see this steps and fix it. God bless you
When the engine cranks normally but won't start, you need to check ignition, fuel and compression
Ignition is easy enough to check with a spark tester or by positioning
a plug wire near a good ground. No spark? The most likely causes
would be a failed ignition module, distributor pickup or cranshaft position sensor CKP
A tool such as an Ignition System Simulator can speed the diagnosis
by quickly telling you if the ignition module and coil are capable of
producing a spark with a simulated timing input signal. If the
simulated signal generates a spark, the problem is a bad distributor
pickup or crankshaft position sensor. No spark would point to a bad
module or coil. Measuring ignition coil primary and secondary
resistance can rule out that component as the culprit.
Module problems as well as pickup problems are often caused by loose,
broken or corroded wiring terminals and connectors. Older GM HEI
ignition modules are notorious for this. If you are working on a
distributorless ignition system with a Hall effect crankshaft position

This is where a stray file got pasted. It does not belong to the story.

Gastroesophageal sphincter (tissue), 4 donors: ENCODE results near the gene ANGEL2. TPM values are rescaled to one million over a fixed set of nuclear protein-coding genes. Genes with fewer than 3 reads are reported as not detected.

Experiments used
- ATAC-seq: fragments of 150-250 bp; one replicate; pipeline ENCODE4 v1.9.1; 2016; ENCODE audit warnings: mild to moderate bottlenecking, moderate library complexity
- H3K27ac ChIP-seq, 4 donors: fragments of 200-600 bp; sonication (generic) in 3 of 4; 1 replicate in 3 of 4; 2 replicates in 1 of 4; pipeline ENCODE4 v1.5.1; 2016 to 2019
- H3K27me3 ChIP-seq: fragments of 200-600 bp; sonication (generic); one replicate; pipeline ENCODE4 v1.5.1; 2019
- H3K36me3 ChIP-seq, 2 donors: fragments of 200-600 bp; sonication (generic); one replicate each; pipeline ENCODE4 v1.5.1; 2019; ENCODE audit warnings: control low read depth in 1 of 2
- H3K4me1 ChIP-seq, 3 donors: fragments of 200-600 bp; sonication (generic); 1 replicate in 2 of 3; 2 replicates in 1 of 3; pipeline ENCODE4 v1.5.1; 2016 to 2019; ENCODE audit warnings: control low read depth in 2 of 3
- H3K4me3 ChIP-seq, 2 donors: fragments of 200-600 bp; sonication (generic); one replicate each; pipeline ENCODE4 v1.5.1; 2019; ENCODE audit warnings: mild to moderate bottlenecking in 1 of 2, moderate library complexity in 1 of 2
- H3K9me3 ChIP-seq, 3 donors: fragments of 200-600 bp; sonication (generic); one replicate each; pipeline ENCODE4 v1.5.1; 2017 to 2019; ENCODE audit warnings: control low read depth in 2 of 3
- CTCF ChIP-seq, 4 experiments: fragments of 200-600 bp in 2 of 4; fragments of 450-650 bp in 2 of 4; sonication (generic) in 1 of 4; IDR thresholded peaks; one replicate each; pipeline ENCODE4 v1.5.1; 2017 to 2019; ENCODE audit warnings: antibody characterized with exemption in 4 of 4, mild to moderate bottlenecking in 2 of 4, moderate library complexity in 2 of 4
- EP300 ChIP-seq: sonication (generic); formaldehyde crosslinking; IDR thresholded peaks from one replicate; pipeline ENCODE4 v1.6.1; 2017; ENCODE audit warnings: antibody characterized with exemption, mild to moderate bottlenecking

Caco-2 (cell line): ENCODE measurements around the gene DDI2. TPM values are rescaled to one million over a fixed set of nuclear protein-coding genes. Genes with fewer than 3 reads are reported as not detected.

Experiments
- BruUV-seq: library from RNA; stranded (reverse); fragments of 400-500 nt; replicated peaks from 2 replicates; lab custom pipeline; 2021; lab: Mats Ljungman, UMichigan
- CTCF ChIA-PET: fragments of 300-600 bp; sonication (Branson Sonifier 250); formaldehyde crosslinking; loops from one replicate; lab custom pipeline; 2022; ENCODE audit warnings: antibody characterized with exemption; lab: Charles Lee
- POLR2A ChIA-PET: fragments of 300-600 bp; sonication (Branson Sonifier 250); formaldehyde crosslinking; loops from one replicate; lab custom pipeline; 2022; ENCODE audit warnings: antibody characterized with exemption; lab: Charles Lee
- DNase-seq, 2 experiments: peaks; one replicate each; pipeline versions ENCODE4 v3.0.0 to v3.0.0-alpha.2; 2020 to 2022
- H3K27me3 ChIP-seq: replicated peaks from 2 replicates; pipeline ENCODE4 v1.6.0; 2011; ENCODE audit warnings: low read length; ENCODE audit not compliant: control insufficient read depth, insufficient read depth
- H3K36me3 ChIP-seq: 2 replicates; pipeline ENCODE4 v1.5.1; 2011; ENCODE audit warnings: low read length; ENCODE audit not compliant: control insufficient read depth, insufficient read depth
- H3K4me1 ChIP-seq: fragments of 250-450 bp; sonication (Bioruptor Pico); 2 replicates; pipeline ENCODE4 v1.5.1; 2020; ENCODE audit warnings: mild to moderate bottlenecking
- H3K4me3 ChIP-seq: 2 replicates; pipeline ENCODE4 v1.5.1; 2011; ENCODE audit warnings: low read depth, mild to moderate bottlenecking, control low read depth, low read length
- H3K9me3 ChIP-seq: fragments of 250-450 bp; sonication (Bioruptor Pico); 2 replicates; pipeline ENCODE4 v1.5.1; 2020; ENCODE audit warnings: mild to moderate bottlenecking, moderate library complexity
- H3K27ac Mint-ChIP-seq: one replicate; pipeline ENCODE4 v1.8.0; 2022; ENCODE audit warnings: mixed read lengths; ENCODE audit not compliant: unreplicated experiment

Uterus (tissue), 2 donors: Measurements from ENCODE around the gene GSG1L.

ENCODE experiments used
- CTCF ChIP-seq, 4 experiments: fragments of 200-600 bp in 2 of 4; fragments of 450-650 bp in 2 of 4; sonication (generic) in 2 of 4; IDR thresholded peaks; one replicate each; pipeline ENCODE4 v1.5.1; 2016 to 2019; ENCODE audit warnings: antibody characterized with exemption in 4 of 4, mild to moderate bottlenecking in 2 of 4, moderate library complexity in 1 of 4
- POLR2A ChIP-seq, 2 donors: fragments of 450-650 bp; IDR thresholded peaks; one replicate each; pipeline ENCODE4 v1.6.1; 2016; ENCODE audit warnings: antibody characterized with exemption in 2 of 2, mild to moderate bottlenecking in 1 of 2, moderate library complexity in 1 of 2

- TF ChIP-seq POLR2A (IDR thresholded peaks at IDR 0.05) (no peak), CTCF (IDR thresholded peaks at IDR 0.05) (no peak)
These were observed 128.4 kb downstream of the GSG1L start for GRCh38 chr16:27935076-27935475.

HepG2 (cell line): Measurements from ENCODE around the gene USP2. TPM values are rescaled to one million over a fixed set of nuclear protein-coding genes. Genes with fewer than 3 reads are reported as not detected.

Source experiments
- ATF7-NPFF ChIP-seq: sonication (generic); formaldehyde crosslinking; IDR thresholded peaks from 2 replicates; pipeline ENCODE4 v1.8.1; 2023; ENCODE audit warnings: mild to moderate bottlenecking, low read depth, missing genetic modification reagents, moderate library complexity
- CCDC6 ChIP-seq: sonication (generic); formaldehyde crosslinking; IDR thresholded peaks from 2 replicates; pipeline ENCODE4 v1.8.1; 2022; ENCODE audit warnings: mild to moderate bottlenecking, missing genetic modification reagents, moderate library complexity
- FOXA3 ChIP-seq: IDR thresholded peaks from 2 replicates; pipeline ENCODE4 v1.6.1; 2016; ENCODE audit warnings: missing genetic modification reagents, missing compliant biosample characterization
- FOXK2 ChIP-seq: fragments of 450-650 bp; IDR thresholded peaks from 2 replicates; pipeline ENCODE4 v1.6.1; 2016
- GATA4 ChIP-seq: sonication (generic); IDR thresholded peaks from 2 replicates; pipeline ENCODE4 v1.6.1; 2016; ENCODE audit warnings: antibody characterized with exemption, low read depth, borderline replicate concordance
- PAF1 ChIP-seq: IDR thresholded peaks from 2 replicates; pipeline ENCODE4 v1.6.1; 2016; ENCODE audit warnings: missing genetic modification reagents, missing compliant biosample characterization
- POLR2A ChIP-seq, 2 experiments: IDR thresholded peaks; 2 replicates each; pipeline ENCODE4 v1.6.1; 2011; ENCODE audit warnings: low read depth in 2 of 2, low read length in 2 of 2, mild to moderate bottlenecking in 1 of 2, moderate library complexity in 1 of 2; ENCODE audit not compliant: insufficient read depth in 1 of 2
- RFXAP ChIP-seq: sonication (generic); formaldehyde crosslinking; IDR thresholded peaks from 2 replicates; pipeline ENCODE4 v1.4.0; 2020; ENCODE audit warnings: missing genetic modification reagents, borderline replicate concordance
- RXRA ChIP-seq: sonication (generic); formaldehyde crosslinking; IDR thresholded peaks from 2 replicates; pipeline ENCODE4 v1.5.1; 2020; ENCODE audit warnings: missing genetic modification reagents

sensor, check the sensor's reference voltage (VRef) and ground. The
sensor must have 5 volts or it will remain permanently off and not
generate a crank signal (which should set a fault code). Measure VRef
between the sensor power supply wire and ground (use the engine block
for a ground, not the sensor ground circuit wire). Don't see 5 volts?
Then check the sensor wiring harness for loose or corroded connectors. A
poor ground connection will have the same effect on the sensor
operation as a bad VRef supply. Measure the voltage drop between the
sensor ground wire and the engine block. More than a 0.1 voltage drop
indicates a bad ground connection. Check the sensor mounting and wiring
If a Hall effect crank sensor has power and ground, the next thing to
check would be its output. With nothing in the sensor window, the
sensor should be "on" and read 5 volts (VRef). Measure the sensor D.C.
output voltage between the sensor signal output wire and ground (use the
engine block again, not the ground wire). When the engine is cranked,
the sensor output should drop to zero every time the shutter blade,
notch, magnetic button or gear tooth passes through the sensor. No
change in voltage would indicate a bad sensor that needs to be replaced.
If the primary side of the ignition system seems to be producing a
trigger signal for the coil but the voltage is not reaching the plugs, a
visual inspection of the coil tower, distributor cap, rotor and plug
wires should be made to identify any defects that might be preventing
the spark from reaching its intended destination.